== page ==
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Tuesday, May 20, 2003

By Staff
Witness to tragic accident
To the editor:
My son and his girlfriend saw a friend killed in an accident on the causeway bridge road that crosses the upper end of Okatibbee Lake in Lauderdale County while they were riding their motorcycles. They were the first witnesses to the accident, as bad as it was.
The county sheriff's deputy that was involved was traveling east on this very narrow two-lane highway bridge that had guard rails on both sides, and for whatever reason, decided to make a "U-turn" without
warning, in the middle of the two-lane road. This did not allow any reaction time for the oncoming traffic and the on-coming motorcyclist crashed head on into the side of the patrol car. The rider of the motorcycle was dead at the scene.
I urge official law officers patrolling our roads, whether it is a county deputy, Mississippi State Trooper or a city policeman to stop making these abrupt U-turns to chase other motorists going in the opposite direction in a high speed chase situation with flagrant disregard for the safety of other innocent motorists on the roads of Mississippi.
This act I consider to be dangerous and in the case above, resulted in a loss of life to chase down a motorist to write a traffic ticket. The traffic on our highways today is too great to have our law officials reacting in this manner. They say they are concerned about our safety, but make these abrupt U-turns without warning. I have had a close call because of this very situation on Highway 19 between Collinsville and Philadelphia by a Mississippi State Trooper, who turned abruptly in front of me to give chase of an oncoming vehicle. I had to slide my tires and swerve to avoid hitting the trooper's car. The roads are dangerous enough without our law enforcement creating more undue dangerous abrupt U-turn situations on these narrow two lane roads.
Thomas E. Brannon
Collinsville
Red Cross says thanks
To the editor:
The Key Chapter of the American Red Cross would like to thank the community. The support you gave us as we were showing our support to our troops was greatly appreciated.
On April 12, 2003, at Union Station, we collected over 1,500 pounds of items for our troops. That makes a total of 3,000 pounds of items for our troops. Half of the items have already been sent and the rest will be sent very soon. We want to thank you for the items, time, speeches, entertainment or money that you donated for this cause. Thank you so much for all that you have done for us.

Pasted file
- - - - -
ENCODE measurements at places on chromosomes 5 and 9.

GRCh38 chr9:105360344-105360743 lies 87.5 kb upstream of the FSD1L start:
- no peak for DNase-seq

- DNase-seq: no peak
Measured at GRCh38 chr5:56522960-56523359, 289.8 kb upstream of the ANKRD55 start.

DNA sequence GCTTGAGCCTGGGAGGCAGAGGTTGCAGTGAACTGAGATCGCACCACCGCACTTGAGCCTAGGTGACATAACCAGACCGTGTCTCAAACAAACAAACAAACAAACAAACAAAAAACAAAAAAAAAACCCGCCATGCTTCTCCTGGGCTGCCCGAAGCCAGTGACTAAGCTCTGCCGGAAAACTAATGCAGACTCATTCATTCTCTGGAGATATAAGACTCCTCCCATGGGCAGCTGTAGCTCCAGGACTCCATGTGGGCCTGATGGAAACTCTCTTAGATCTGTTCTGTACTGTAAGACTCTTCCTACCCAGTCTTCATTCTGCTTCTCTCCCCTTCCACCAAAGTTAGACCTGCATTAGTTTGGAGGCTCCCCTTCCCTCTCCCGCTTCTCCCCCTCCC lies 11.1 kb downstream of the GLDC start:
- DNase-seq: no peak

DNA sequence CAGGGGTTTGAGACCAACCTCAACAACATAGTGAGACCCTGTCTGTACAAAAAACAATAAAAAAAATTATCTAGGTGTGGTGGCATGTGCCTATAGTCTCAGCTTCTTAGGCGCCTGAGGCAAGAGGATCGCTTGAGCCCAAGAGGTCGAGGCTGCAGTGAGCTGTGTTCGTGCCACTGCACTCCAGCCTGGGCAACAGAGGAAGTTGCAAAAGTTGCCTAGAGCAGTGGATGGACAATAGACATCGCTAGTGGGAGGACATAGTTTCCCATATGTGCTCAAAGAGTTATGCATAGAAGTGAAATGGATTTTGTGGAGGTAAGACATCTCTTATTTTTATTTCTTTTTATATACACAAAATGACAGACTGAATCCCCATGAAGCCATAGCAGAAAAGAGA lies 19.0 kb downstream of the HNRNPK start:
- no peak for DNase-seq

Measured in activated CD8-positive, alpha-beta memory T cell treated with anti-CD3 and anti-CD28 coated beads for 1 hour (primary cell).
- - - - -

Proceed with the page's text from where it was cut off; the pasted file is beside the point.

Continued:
Cheri Barry
Executive Director
Key Chapter of the
American Red Cross
Meridian
A problem at school
To the editor:
My husband is active duty Navy. He was stationed as NAS Meridian for three years and we decided to make Meridian our home. When he received orders to transfer to San Diego, Calif., we bought a home for our children and me to stay here. We thought buying a home in the Northeast Lauderdale school district was a good idea. Now I am starting to wonder.
My son is in the MIddle School, and I have to say that I think some of the teachers and faculty are on a power trip. I know that my son is not perfect by any means, but the authority figures at the school only see one side of things. There is a "no tolerance policy" in this school district, which means that they will not tolerate any violence.
On Friday afternoon, May 9, my son was involved in a disturbance on the school bus. As a result, my son was suspended off the bus for three days, but the boy that was kicking my son is still allowed to ride it. Yes, my son did cause a disturbance on the bus, but he did not hit the other child. The other child retaliated by kicking my son. The bus driver did not stop the disturbance, and did not know what was going on, until she stopped at the other child's bus stop, and had to wait for the confrontation to end, before the child got off the bus. At that time, she told my child that he was getting written up for causing the disturbance, but did not ask questions to find out exactly what happened and to see if the other child also needed to be written up for his part.
I spoke with Ms. Hinson, vice principal of Northeast Lauderdale Middle, about the situation. I told her that until they could prove to me that both children had been suspended for the violence, that is not tolerated in the school district, then my child would ride the bus. Ms. Hinson told that she would allow my child to ride the bus until she could investigate that matter thoroughly. Ms. Hinson failed to inform the bus driver of this change.
On Tuesday, May 13, the bus driver failed to pick up my son for school. I had to leave work to go home, pick up my child and take him to school so that he would not be given an unexcused absence. When I got to the school, I was informed that the vice principal would not be there for the day, and there was nothing that anyone else there could do to rectify the situation.
I am a working mother who has to leave home before my son is on the bus and arrive after he gets off the bus. Why is it that the school is quick to pick up the phone and call when your child has done something that they do not approve of, but they are slow to correct a situation when it is brought to their attention?
I understand that children have changed in the past few years, but the educational value and the understanding as a teacher and/or faculty member has also changed. When I was a child, the teachers and/or faculty were willing to help, whether it was with school work or a problem that involved the children in the school. In this day, it sure does not seem like these people, who spend more time with my child than I do, really care about them.
Didn't these teachers and/or faculty members go into these positions because they care about the children? Maybe they need to be reminded of this.
Brenda Carpenter
Meridian

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